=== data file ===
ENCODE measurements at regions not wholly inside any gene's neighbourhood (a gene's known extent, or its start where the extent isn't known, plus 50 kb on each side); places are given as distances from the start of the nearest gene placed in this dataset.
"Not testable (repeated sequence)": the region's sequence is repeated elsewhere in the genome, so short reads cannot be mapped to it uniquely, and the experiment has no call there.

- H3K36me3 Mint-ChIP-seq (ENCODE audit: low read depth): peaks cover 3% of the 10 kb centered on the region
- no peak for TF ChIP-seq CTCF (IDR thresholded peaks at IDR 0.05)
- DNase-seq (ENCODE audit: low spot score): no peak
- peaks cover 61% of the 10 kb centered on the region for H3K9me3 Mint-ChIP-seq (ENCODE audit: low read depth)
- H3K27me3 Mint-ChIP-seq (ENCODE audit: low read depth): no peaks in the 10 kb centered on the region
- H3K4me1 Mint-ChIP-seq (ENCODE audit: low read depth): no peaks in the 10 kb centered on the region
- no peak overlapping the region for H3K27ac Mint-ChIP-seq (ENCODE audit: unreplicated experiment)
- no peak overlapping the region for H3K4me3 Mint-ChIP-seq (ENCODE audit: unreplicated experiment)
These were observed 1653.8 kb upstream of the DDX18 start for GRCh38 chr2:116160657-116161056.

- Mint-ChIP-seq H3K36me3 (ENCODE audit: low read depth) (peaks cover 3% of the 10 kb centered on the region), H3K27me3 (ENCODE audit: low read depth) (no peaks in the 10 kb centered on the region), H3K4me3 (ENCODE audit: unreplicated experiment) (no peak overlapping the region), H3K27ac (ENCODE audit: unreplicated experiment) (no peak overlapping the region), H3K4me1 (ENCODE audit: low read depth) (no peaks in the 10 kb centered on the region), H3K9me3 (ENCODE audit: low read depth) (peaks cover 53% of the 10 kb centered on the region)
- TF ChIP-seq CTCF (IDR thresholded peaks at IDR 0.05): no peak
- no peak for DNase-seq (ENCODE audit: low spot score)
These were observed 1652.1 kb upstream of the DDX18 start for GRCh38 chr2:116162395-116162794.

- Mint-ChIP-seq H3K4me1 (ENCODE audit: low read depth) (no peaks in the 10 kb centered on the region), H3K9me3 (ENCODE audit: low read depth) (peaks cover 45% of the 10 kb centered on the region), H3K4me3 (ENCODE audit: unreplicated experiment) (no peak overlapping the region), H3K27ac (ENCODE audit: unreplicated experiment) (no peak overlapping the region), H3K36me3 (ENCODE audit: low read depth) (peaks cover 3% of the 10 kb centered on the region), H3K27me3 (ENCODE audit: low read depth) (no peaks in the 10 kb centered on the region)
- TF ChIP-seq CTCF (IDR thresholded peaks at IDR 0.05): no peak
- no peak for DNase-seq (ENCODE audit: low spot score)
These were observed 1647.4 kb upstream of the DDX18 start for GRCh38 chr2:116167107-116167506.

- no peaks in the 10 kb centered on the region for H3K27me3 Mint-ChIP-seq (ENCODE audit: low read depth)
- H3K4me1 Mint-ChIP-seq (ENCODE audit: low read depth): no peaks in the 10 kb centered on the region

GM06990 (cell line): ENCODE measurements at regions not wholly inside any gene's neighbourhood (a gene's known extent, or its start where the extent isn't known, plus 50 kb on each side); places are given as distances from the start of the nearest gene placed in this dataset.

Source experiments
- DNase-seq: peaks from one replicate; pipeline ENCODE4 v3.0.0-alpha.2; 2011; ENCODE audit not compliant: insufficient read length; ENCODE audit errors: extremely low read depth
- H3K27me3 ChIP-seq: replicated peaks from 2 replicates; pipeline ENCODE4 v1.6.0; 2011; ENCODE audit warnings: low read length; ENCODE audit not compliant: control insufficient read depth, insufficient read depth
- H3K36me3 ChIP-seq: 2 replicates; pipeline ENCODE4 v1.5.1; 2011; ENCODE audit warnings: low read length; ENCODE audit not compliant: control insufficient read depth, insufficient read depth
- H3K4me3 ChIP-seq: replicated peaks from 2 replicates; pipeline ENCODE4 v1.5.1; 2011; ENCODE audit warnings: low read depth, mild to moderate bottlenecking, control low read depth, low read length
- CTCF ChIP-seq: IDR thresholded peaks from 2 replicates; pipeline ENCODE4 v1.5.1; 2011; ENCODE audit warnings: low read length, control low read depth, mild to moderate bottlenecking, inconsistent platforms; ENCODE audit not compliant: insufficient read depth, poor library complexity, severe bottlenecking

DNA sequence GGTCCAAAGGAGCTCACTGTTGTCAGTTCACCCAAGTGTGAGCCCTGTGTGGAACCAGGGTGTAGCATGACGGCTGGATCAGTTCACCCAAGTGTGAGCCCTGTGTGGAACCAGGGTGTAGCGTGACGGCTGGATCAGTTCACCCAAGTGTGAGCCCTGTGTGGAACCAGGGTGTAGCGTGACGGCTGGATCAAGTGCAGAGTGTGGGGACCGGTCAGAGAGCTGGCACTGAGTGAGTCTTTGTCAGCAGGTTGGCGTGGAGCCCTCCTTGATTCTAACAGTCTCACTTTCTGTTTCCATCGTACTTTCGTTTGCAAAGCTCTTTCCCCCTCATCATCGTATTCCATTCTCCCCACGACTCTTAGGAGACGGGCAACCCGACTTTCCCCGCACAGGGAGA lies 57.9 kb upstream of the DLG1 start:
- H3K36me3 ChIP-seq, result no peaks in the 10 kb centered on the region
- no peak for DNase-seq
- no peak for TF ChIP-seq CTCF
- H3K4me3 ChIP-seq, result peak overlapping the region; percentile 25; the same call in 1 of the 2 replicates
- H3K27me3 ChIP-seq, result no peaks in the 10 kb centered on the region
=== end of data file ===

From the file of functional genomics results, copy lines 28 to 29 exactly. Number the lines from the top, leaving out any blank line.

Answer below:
- CTCF ChIP-seq: IDR thresholded peaks from 2 replicates; pipeline ENCODE4 v1.5.1; 2011; ENCODE audit warnings: low read length, control low read depth, mild to moderate bottlenecking, inconsistent platforms; ENCODE audit not compliant: insufficient read depth, poor library complexity, severe bottlenecking

DNA sequence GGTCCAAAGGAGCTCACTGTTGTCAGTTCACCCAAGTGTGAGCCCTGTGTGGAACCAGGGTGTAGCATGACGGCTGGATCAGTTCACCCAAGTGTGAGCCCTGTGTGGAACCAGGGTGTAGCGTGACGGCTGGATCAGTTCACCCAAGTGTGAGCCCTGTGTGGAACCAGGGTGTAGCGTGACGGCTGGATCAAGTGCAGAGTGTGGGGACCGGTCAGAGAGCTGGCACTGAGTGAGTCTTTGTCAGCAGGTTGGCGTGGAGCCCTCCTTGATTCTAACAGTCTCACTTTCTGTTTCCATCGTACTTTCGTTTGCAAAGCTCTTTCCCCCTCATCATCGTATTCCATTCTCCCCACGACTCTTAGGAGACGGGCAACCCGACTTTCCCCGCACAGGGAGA lies 57.9 kb upstream of the DLG1 start: